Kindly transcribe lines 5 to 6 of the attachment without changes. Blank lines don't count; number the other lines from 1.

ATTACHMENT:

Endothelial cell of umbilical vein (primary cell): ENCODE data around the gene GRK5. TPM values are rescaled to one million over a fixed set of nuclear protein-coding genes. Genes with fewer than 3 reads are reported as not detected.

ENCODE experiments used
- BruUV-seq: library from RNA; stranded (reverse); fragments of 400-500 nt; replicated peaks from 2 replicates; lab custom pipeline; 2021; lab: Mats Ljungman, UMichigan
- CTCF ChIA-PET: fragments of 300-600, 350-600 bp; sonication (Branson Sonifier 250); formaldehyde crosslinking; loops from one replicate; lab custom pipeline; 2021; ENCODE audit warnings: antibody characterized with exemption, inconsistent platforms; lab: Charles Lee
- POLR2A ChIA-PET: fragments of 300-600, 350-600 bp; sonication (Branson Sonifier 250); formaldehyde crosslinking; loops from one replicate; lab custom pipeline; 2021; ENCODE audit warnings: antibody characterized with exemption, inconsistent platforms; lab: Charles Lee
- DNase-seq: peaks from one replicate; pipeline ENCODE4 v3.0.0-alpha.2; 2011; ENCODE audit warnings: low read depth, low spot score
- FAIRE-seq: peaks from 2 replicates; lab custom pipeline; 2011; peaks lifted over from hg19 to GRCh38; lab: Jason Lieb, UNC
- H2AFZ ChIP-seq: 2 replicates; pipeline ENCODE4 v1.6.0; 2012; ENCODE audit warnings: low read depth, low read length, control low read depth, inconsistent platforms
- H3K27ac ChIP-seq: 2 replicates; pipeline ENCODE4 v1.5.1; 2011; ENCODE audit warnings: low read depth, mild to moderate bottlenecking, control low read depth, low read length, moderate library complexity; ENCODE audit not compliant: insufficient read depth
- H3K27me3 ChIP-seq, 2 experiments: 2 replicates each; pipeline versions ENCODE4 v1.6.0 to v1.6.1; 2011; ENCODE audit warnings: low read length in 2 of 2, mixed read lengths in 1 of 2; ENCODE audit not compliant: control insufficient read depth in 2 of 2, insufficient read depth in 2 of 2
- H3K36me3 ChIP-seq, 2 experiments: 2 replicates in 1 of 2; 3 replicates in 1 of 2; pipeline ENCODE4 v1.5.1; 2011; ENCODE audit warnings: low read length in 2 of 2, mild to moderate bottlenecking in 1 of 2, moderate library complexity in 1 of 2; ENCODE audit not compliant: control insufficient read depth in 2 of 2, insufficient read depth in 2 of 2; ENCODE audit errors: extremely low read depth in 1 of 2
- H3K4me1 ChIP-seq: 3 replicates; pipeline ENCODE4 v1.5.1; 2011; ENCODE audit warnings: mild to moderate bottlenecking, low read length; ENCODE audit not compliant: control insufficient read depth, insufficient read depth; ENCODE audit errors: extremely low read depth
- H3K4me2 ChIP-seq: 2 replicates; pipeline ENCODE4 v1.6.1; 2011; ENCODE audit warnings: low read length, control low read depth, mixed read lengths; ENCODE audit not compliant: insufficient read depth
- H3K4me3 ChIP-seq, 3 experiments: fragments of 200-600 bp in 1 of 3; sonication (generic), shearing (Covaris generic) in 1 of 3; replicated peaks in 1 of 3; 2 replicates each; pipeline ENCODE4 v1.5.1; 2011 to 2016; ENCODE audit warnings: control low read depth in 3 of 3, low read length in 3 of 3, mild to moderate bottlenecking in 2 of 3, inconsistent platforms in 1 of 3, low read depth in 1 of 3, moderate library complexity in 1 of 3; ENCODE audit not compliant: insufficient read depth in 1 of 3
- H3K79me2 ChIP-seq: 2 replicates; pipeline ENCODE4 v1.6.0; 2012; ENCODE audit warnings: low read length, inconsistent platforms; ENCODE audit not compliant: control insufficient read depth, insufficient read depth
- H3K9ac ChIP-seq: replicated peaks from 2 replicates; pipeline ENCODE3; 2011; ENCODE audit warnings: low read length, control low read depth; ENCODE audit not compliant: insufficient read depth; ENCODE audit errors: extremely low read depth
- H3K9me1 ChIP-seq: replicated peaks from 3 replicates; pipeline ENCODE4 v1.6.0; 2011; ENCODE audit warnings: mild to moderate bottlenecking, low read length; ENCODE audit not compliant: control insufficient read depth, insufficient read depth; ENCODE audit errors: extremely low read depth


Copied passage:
- POLR2A ChIA-PET: fragments of 300-600, 350-600 bp; sonication (Branson Sonifier 250); formaldehyde crosslinking; loops from one replicate; lab custom pipeline; 2021; ENCODE audit warnings: antibody characterized with exemption, inconsistent platforms; lab: Charles Lee
- DNase-seq: peaks from one replicate; pipeline ENCODE4 v3.0.0-alpha.2; 2011; ENCODE audit warnings: low read depth, low spot score